Dust & Decay (Benny Imura, #2) by Jonathan Maberry

Dust & Decay (Benny Imura, #2)

1st Edition, 519 pages
Published  August 30th 2011
by Simon & Schuster Books For Young Readers
In post-apocalyptic America, 15-year-old Benny Imura and his friends set out into the great Rot & Ruin hoping to find a better future but are soon pitted against zombies, wild animals, insane murderers, and the horrors of Gameland.

This Book Contains:  Violence, Child Abuse, Romance and Death.

This was the second installment to the Benny Imura series.  I will say that this book was a lot better than the first.  It moved at a very fast pace and kept my interest all the way through. In this Benny and the gang want to leave town to go find where the jet came from.  They also want to find out what is still out there and if they can reclaim it.  Gameland is back in business and someone is trying to kill the Imura brothers along with their friends.  In this one the zombies are changing by moving faster and starting to leave areas they have always occupied to swarm new ones.  Also some of the dead are actually staying that way.  So what does this mean and could this plague be coming to an end?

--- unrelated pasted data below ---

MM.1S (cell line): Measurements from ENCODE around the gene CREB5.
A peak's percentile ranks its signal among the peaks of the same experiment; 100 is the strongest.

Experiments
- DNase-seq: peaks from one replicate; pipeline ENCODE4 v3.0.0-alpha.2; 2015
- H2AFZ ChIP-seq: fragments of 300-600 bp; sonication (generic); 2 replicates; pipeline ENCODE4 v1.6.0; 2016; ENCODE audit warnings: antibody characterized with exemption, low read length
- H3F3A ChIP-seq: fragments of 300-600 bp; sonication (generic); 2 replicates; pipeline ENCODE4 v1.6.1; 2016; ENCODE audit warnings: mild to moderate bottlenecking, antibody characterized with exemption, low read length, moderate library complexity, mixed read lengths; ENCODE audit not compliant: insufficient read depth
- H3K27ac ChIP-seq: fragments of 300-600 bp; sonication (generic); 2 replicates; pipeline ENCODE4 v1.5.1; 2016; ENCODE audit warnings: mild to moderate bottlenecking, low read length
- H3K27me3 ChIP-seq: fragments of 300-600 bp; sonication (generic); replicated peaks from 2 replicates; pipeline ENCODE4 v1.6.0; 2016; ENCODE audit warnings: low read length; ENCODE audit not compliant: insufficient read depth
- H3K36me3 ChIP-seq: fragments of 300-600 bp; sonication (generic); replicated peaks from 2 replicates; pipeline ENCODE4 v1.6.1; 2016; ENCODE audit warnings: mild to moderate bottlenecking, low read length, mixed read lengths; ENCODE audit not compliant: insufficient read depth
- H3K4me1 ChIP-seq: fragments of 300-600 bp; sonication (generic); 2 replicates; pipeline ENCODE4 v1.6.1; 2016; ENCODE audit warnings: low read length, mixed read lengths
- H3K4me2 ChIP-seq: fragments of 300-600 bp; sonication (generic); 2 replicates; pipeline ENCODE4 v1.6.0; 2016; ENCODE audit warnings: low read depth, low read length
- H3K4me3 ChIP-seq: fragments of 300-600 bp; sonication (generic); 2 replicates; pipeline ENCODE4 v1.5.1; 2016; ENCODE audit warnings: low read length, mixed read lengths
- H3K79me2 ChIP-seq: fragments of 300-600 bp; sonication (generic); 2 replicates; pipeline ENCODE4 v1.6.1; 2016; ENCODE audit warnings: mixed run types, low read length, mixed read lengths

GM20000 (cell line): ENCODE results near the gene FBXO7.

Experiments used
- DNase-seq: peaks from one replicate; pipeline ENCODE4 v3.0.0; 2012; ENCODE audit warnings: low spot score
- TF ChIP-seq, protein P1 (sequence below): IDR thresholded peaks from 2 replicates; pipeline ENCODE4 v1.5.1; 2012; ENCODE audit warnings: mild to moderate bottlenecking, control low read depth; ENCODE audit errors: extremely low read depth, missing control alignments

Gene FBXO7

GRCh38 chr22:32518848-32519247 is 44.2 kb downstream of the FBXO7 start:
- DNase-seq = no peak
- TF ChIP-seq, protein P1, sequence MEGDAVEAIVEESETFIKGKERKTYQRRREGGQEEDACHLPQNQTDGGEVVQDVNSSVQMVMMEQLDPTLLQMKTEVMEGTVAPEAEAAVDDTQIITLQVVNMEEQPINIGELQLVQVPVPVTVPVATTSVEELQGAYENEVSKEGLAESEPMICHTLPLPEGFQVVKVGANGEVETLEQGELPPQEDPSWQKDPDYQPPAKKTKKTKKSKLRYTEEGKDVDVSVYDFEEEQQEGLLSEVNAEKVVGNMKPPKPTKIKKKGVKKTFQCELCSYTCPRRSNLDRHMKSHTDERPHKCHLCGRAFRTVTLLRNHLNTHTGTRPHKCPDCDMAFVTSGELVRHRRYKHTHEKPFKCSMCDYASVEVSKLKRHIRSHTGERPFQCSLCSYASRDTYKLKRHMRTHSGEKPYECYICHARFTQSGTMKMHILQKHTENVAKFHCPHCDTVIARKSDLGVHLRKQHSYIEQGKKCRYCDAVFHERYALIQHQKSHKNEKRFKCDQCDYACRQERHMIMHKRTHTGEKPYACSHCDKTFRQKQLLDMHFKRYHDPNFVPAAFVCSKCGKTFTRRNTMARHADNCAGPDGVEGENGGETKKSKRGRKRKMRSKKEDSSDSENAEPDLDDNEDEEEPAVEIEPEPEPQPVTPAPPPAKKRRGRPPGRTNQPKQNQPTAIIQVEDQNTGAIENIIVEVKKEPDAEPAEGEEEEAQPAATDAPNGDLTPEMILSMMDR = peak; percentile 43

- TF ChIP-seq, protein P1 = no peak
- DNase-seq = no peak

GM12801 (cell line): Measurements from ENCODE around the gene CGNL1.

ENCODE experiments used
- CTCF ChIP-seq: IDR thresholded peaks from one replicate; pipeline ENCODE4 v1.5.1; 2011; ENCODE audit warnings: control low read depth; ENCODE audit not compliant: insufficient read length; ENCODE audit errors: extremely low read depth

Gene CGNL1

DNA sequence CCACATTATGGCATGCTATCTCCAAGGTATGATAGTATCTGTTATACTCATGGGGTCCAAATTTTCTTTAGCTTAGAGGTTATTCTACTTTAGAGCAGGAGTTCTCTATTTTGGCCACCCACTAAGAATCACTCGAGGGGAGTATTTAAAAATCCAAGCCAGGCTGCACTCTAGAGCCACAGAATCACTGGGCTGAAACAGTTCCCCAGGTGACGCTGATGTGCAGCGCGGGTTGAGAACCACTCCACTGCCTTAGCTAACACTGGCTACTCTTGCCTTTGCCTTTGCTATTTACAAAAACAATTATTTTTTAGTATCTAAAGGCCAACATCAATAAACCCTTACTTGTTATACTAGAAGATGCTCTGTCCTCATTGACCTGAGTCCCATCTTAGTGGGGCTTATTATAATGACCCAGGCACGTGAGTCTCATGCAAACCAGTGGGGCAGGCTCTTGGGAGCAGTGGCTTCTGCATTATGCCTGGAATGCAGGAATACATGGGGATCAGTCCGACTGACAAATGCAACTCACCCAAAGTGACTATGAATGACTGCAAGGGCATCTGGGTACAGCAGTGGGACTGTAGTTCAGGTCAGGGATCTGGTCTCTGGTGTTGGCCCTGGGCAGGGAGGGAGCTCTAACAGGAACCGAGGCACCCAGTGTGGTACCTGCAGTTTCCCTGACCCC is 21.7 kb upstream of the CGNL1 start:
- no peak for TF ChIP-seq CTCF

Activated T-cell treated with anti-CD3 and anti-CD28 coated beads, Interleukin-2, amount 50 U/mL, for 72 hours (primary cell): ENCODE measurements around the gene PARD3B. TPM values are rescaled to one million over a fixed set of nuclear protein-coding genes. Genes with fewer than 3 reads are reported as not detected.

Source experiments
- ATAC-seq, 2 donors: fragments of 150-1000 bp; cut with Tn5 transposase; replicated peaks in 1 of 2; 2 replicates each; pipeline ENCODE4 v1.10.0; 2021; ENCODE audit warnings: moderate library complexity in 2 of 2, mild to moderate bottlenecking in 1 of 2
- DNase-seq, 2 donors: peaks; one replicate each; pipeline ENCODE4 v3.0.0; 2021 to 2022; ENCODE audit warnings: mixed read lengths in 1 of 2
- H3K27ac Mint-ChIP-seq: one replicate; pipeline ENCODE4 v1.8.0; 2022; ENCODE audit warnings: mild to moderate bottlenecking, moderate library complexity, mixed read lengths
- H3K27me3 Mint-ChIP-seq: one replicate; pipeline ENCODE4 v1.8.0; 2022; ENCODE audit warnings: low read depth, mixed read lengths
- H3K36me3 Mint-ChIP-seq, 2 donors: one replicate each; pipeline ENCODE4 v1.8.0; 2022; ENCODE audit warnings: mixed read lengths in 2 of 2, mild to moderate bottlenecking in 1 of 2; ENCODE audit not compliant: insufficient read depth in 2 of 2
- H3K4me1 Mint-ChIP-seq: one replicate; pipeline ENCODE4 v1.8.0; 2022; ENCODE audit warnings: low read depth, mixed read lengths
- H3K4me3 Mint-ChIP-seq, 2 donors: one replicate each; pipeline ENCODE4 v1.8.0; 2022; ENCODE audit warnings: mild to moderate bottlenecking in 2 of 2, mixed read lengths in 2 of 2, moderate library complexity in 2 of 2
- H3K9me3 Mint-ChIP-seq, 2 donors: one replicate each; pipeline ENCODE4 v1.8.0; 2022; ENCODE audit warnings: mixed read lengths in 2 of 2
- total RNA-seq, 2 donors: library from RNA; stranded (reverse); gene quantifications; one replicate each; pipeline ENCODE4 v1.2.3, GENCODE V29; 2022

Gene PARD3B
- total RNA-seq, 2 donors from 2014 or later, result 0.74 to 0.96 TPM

I just finished this book and I have to say that I knew it was coming but, why?  I know there are things authors have to do in order to add eliminate  of suspense to a story and sometimes people have to die in order to do that.  I just think that just like in Harry Potter sometimes enough is enough.  You don’t always have to kill off everyone someone loves to add drama or to give the characters something to fight for.  I really did enjoy this book even though it broke my heart.  I will read the next book in the series to see what happens to the remaining characters but I will be sad about it.


2 thoughts on “Dust & Decay (Benny Imura, #2) by Jonathan Maberry

  1. I should read these books. It’s so hard to find a good zombie series.

    I have to disagree about the killing off characters thing. I think it’s necessary that characters die. That’s life. If everyone survived Death Eaters and Zombies, than how dangerous could they really be? Also, when an author is willing to kill off her characters it makes her unpredictable. Which, in turn, makes the story more exciting. IMO 🙂

    • I know but I just think that some times you kill off to many characters and what is the point. Just like in Harry Potter why did she have to kill of Lupin after killing of the rest of Harrys father figures. I just thought it was a little over kill.

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